Sometimes as a quick-serve franchisee you get the chance to impact a local community in a big way. That was the case when Eugene, Oregon, local John Anderson melded his two family businesses, food and fuel, to put green energy at the center of both.
Anderson opened the first Togo’s restaurants in his town two years ago, bringing the brand’s premium pastrami, turkey, and roast beef sandwiches to locals. Concurrently, Anderson and his family were investing in opening the state’s first public-access compressed natural gas (CNG) fueling station. Naturally, when Anderson sought a vehicle for Togo’s delivery operation, it had to be a car that could run on CNG.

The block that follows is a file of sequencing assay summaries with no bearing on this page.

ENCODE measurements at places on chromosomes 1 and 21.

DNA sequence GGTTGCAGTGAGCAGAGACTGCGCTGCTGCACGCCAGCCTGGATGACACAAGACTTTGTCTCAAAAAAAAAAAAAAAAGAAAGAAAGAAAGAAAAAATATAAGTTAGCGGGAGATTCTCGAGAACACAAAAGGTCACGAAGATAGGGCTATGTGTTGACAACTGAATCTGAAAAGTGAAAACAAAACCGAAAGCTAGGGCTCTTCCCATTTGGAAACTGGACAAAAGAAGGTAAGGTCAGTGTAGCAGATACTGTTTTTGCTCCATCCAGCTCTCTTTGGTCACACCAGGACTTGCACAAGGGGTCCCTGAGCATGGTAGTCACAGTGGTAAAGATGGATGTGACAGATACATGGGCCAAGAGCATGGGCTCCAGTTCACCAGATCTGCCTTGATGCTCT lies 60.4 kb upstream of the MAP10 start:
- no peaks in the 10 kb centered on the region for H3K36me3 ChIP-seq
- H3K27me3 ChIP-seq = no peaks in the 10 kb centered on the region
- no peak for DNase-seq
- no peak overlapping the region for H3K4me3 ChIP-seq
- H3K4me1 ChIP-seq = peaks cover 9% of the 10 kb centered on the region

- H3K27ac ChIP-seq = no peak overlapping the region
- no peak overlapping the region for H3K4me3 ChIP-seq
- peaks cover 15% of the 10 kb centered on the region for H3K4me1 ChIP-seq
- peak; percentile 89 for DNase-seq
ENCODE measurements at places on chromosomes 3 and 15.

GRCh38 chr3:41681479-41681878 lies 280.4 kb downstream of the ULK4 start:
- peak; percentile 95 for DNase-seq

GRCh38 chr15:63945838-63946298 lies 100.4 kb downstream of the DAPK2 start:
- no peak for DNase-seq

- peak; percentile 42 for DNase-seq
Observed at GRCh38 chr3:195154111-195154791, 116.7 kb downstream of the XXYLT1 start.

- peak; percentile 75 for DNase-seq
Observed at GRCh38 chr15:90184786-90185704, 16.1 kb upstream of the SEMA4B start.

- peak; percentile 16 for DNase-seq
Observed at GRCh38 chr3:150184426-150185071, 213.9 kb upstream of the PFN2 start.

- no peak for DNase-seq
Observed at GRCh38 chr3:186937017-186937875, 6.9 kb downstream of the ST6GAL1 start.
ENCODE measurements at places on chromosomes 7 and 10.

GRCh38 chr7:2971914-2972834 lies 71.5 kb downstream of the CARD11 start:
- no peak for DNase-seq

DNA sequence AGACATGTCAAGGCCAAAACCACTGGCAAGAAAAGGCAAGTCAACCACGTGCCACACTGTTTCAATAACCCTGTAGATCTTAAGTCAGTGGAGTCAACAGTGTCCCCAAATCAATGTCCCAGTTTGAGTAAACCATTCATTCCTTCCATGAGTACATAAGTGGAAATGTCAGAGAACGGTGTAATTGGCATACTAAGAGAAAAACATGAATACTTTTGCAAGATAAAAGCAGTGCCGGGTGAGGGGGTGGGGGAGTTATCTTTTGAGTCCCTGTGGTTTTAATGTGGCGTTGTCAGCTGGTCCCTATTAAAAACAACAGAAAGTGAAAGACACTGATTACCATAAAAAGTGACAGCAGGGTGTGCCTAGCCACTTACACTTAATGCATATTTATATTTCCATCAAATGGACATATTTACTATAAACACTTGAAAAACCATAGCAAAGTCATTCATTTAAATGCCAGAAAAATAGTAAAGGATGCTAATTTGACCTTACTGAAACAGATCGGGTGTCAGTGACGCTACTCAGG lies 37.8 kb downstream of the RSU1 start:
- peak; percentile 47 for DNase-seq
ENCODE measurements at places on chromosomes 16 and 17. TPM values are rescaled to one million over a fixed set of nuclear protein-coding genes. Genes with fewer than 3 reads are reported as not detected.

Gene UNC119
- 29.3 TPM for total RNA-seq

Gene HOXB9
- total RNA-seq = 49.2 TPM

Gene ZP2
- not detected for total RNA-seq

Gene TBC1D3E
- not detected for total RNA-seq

“Our family has been in fuel since the ‘30s, and we’d also been in the restaurant business since the mid ‘70s,” Anderson says. “A few years ago, I started hearing about compressed natural gas, and people were excited about it. Energy is an issue in our nation.”
The Togo’s delivery vehicle looks like any other, runs just as well, and did not require a large invested for conversion. Anderson says the delivery vehicle can run on traditional gas as well, but running on CNG emits about 30 percent less greenhouse gases, a claim supported by research from the U.S. Environmental Protection Agency.
“It costs us about 10 cents a mile less to run on natural gas, so it’s economically cheaper,” he says. That’s big savings in the quick-serve business, which usually operates on tight margins.
CNG isn’t widely available, and very few fuel stations in the U.S. that offer it are available to the public, but Anderson says it’s popularity is on the rise.
“This is going to be the future of fuel,” he says.
By Tamara Omazic